Today we pick up the kids and take them to what's known as the gorge. It's similar to the grand canyon. Maybe not quite as big but certainly grand in its own right. It was a few hours drive to get there. As we drive Solomon lets us know that the countryside reminds him of their home, Waliso. It gives me some satisfaction knowing something new about my children. On the way we play games on the iPad and talk and stare out the windows. It is breathtaking. There is a shepherd boy that can't be older than five. I know I often exaggerate (it makes for good writing), but not this time. He is a tiny little thing with some sort of cane whip in his hand and no adult in sight. And you can see for miles out here.
Once we arrive at our destination we eat traditional Ethiopian food. Another joy is watching my kids eat. They're so good at it! I'm admiring myself having not dropped anything in my lap and then it happens. (sigh) The red meaty chili-like substance seeps into the fibers of my new jeans and I glimpse my materialistic nature. I'm seated at a table with one of my best friends and my oldest four children in a landscape of God's amazing artistry and I'm focused on my jeans. Shame on me. I turn my attention back to my kids and won't look at the stain again.
The view is amazing. We are sitting 10 feet from an indention in the earth large enough to lose Rhode Island in. Sorry RI, you always get picked on for being small. Words are lost on moments like this. The food is great. The company is best of all. My kids come alive in the outdoors. Maybe it's the tremendous amounts of pollution in the city. Maybe it's the high walls of the orphanage. I don't know but my heart longs to free them once and for all. Don't get me wrong the orphanage is not a terrible place. It's actually pretty nice by Ethiopian standards. But it's still an orphanage. Dozens of kids but very little room to play. Lots of caring nannies but no parents. It's still an orphanage.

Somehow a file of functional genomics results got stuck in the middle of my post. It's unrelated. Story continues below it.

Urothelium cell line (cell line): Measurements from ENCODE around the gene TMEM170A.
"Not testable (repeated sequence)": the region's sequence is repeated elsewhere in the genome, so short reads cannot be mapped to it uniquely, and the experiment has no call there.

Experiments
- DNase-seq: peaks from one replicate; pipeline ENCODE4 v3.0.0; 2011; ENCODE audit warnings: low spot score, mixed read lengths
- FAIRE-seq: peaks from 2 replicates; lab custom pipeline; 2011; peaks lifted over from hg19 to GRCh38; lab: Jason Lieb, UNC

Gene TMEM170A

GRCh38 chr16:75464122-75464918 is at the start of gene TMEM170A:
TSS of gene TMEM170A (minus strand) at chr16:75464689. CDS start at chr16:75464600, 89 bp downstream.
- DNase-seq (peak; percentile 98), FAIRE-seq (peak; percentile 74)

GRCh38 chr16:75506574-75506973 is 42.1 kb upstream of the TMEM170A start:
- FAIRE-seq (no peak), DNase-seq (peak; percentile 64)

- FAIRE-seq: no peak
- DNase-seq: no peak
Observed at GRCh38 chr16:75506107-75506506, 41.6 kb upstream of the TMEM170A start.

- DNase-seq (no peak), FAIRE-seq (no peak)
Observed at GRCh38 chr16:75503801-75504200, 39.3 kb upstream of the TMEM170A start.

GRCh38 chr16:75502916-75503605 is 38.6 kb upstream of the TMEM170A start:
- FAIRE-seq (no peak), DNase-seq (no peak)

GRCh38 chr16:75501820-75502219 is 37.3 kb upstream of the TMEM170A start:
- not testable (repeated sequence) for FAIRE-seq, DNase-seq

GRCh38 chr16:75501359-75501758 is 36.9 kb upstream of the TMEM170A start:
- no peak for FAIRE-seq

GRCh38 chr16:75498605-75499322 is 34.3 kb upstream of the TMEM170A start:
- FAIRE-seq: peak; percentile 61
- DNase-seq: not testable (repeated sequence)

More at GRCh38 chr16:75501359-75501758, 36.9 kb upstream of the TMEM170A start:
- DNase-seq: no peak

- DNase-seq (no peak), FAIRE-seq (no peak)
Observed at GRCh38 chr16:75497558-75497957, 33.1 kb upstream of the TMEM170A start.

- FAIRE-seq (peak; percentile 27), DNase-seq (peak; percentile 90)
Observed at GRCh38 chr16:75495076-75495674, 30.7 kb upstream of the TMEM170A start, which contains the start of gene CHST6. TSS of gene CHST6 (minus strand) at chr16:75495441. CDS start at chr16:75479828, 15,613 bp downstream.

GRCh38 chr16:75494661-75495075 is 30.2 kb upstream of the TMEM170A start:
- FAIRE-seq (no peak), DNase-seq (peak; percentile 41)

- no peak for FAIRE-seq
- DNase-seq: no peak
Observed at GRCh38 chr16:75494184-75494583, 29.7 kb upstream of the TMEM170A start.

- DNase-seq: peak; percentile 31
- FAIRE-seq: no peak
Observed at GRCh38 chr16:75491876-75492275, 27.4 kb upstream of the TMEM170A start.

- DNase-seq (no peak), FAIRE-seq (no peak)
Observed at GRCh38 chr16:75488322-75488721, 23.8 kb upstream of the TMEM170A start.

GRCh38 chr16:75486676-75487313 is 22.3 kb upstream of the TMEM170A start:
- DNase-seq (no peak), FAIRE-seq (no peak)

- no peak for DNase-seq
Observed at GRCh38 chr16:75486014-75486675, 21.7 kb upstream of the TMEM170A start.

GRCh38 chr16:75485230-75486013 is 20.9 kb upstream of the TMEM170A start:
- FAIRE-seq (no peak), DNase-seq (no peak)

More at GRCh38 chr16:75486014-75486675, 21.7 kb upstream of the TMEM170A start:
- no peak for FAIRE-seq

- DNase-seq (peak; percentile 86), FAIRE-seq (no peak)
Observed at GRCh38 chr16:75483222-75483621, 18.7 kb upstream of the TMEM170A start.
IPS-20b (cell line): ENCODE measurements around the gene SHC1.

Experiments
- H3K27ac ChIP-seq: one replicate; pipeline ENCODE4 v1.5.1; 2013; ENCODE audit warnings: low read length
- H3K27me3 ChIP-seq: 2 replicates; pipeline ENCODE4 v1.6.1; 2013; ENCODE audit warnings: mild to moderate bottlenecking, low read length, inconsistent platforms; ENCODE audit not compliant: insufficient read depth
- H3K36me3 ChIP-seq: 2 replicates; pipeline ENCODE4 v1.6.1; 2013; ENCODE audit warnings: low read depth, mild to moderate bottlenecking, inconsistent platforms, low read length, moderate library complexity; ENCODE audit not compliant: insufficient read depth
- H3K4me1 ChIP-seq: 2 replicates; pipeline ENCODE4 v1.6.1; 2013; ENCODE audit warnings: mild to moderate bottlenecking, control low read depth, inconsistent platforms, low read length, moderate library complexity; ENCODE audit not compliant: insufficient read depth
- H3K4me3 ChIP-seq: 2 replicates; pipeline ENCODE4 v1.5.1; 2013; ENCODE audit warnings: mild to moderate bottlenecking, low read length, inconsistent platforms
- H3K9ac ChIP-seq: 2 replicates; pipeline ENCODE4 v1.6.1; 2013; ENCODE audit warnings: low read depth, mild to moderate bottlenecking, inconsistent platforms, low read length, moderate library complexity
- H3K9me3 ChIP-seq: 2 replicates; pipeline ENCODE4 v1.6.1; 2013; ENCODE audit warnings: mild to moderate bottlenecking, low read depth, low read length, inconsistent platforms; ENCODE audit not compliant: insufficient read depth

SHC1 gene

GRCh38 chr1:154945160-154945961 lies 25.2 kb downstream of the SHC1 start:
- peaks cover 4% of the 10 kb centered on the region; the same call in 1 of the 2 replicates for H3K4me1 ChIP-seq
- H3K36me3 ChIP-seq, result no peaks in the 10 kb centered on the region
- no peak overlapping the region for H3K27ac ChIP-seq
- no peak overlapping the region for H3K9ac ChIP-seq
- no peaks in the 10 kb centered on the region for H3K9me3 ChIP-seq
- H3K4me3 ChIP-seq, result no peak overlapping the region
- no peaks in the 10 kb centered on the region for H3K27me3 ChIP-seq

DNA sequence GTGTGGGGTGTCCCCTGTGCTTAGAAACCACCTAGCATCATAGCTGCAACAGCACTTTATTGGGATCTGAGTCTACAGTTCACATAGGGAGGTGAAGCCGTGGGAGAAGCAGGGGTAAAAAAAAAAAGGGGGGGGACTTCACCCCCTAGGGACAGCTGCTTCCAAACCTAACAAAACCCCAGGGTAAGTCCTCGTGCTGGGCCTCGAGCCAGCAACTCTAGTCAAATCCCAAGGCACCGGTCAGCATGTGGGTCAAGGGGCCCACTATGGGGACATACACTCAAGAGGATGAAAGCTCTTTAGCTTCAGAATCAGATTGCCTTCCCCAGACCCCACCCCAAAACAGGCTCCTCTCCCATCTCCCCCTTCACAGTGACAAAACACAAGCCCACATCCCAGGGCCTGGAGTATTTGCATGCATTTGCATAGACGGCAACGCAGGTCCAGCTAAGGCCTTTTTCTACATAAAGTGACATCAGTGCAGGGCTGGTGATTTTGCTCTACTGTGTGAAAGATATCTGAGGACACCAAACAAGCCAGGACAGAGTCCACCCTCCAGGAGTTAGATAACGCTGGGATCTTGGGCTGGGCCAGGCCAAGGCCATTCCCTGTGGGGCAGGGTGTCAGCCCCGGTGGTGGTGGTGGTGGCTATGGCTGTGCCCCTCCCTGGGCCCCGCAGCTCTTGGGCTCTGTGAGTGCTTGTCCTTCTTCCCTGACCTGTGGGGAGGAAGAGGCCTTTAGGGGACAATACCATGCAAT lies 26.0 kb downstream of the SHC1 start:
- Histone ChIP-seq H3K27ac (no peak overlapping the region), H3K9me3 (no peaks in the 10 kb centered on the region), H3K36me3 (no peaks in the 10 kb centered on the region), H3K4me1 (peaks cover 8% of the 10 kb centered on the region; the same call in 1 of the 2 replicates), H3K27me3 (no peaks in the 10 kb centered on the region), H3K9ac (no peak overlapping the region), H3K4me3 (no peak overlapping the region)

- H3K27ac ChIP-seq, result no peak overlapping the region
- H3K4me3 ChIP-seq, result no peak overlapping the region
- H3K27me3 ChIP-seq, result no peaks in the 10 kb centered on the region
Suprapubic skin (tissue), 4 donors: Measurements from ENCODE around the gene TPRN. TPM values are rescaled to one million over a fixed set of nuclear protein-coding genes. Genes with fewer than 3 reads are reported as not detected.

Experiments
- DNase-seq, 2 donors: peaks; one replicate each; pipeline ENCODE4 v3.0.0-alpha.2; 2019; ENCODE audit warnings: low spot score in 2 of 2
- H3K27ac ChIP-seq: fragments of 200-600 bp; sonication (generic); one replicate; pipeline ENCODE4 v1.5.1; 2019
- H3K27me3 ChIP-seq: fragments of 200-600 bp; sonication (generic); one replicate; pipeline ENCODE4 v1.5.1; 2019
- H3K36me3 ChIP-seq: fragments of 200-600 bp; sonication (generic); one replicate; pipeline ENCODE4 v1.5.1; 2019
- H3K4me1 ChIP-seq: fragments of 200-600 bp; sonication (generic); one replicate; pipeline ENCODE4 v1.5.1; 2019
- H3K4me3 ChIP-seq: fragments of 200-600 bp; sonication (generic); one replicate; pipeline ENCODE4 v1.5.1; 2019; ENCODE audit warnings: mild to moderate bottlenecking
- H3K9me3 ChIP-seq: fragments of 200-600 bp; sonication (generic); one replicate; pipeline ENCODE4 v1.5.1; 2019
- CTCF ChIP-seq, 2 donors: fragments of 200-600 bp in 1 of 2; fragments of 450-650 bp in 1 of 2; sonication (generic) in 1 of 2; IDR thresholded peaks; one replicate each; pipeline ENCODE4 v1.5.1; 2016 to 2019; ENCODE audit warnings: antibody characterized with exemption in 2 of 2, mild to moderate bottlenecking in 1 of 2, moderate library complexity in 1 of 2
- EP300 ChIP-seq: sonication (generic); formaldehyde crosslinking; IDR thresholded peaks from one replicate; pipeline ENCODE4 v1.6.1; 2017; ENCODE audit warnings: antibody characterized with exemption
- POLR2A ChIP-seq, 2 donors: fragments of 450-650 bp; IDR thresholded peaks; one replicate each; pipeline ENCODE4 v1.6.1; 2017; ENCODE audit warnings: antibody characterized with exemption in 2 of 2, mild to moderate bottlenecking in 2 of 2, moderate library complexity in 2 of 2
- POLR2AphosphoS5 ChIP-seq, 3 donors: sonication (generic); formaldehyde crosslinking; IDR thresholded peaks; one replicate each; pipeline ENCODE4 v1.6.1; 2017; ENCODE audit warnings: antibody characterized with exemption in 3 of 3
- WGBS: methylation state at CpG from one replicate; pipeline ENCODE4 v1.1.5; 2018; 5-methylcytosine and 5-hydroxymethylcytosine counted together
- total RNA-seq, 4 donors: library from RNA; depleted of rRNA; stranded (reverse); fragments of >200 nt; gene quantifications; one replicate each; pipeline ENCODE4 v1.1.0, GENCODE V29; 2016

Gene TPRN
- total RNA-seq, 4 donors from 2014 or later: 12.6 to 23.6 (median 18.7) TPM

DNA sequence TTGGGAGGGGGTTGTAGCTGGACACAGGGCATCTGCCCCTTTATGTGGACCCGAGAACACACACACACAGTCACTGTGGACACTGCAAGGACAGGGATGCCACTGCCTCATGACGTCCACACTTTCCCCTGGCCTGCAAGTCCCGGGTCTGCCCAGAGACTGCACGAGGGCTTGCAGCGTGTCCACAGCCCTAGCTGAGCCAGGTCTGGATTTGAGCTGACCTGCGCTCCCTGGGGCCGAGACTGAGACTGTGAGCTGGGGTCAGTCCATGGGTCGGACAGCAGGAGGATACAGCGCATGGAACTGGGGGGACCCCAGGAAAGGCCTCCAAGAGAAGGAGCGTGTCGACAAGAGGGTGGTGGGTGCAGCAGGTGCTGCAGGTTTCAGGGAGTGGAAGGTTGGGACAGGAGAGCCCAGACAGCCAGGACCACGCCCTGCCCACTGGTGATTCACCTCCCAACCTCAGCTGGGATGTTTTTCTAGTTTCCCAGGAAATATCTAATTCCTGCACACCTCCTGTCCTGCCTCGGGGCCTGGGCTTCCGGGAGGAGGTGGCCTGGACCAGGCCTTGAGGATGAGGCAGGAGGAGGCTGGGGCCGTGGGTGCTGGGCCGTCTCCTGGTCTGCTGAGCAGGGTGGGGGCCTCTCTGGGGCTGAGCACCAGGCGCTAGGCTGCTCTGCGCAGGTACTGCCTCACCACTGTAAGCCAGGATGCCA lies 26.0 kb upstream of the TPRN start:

After we were done eating we make our way down to the Portuguese Bridge. It's a bridge built of clay and ostrich eggs over 400 years ago. I don't know. That's what they tell us. It looks like archaic cement to me. It's a rocky walk with changing slopes and shifting stones to get down to it. I take the opportunity to hold my daughter's hand. She is wearing flip flops...so like a girl. Solomon and Yoseph are way ahead of us, scaling the terrain like surefooted mountain goats. We cross the bridge and make our way down to the pools of water. The older boys bound ahead making for some difficult leaps for little Eyasu and flip-flopped Rahel. I am happy to help them across the difficult jumps. I hope they'll always trust papa to help them across the difficult jumps. Rahel reaches down into one of the pools and attempts to splash Solomon and Yoseph. She missed with the majority of the water but it still got their attention. We laughed and frolicked. Frolicking is fun when you have good frolickers with you. No one should frolick alone. Back up to the top and a few last pictures in front of the beautiful gorge and we are on our way back.
Part of the way back I listened to music with Rahel and then moved to sit with Solomon and Yoseph. They fell asleep in my lap. It occurred to me that I don't have enough lap space. I'll have to work on that. We drop them off and head to the guest house and on to dinner at Lime Tree. Donnie will have the veggie pizza and ginger lime tea. I'll try what he had last night, margherita pizza with a sprite to wash it down. It actually took two sprites to wash it down. I don't recommend the pizza at Lime Tree. I tried to redeem the meal buy having piece of cake. Not a good idea. The cake was mealy and dry. If an establishment can't do pizza decently there's a good chance their cakes wouldn't win any awards. Now on to our nightly routine at Jupiter hotel for wifi conversations with friends and family. Donnie will have a pot of coffee and I will drink two glass bottled Sprites. Always a good ending.